The curious case of the vanishing killer

It's a good news story that has medical researchers baffled: in the past decade, deaths from heart disease in the UK have fallen spectacularly, and no one knows why.

It is one of medicine's mysteries: what has caused Britain's plummeting rate of heart disease over the last decade? Deaths from heart attacks have halved since 2002 and no one is quite sure why. Similar changes have occurred in countries around the world but the death rate in England, especially, has fallen further and faster than almost anywhere.

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Researchers from the University of Oxford suggest part of the reason is that our hearts are getting stronger. We are suffering fewer heart attacks than we did and fewer of them are fatal. The two factors may be linked. By reducing risk factors for heart disease – avoiding smoking, eating a healthy diet, cutting cholesterol and lowering blood pressure – we not only reduce heart attacks but ensure that when they occur they are less life threatening.

The researchers looked at 840,000 men and women in England who had suffered a total of 861,000 heart attacks between 2002 and 2010. Overall, the death rates fell by 50 per cent in men and 53 per cent in women. The reasons for the decline, they say, are "beneficial changes in the health of the population" and "major improvements in NHS care" for those who end up in hospital. But the findings were not uniform across the country. In London heart attack rates rose between 2007 and 2009 – probably as a result of the financial crisis.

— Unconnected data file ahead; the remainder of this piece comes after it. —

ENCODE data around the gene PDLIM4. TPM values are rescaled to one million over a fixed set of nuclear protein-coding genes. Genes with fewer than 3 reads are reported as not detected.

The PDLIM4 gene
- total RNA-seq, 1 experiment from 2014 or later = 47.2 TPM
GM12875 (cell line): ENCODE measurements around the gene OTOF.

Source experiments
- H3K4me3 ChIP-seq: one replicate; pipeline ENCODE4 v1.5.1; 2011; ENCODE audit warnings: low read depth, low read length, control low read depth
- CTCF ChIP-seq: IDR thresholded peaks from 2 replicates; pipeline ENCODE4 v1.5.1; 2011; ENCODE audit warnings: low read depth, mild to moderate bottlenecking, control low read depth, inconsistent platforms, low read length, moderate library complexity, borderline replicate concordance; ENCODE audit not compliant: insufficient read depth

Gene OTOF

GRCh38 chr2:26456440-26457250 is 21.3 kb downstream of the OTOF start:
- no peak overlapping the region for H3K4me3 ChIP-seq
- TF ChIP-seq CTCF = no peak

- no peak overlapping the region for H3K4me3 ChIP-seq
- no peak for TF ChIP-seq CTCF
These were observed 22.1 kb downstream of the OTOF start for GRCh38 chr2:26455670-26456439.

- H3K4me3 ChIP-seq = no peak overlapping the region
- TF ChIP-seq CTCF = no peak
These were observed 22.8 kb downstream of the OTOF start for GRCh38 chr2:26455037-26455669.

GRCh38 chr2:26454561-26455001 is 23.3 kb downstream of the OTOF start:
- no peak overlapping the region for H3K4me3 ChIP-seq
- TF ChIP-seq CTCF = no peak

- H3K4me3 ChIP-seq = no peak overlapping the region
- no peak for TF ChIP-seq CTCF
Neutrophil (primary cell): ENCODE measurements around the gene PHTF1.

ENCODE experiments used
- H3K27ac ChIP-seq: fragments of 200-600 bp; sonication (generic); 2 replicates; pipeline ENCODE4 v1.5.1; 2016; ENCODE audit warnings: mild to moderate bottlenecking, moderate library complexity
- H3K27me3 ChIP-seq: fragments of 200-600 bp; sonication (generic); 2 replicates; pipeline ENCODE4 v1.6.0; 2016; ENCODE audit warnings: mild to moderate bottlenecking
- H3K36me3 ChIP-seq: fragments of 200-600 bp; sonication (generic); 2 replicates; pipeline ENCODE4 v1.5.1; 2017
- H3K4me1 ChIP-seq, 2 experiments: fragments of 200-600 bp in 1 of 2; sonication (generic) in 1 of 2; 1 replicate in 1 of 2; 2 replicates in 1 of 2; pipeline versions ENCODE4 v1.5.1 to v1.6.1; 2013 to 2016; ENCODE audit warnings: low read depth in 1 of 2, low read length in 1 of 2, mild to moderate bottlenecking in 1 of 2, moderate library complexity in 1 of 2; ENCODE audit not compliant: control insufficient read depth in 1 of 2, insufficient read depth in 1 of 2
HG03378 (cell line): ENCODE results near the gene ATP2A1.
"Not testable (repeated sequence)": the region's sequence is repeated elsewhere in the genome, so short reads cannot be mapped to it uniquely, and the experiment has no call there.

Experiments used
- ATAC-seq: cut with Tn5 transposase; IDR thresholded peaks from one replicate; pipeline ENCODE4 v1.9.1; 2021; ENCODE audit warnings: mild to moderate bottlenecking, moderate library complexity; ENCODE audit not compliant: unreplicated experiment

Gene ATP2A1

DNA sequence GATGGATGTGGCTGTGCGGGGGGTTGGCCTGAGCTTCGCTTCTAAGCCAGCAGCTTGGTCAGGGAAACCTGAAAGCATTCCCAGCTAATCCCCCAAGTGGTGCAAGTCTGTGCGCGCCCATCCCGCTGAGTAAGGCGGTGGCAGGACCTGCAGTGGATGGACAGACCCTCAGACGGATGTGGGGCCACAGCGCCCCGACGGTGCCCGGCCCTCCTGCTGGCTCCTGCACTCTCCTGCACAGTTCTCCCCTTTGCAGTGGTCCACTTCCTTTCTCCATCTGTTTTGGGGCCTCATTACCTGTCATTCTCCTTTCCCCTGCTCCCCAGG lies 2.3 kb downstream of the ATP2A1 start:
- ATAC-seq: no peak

Many puzzles remain. "The causes of the increase and decline in heart disease deaths are not entirely straightforward," said Professor Michael Goldacre, of the Department of Public Health, who led the study published in the British Medical Journal.

For the last 70 years we have been in the grip of a heart disease epidemic that began in the 1940s, rose to a peak in the 1970s and then began to fall. All Western countries were affected and all followed broadly the same pattern.

At first it was thought to be a nutritional disorder linked to fat in the diet. The American epidemiologist Ancel Keys argued that if fat consumption could be reduced, cholesterol levels would fall and the narrow coronary arteries that supply the heart would be protected from atheroma, the thickening with fatty deposits that causes blockages.

His theory has held sway for 50 years and the central role of cholesterol in heart disease is accepted round the world. But the role of fat is less clear. Total fat consumption in the UK has changed little – down from 40 per cent of average calories in the 1980s to 38 per cent today (though there has been a bigger reduction in the most harmful type, saturated fat).

In 2000, a pan-European study by the World Health Organisation was unable to show a convincing link between heart disease levels and fat consumption in the 21 countries studied.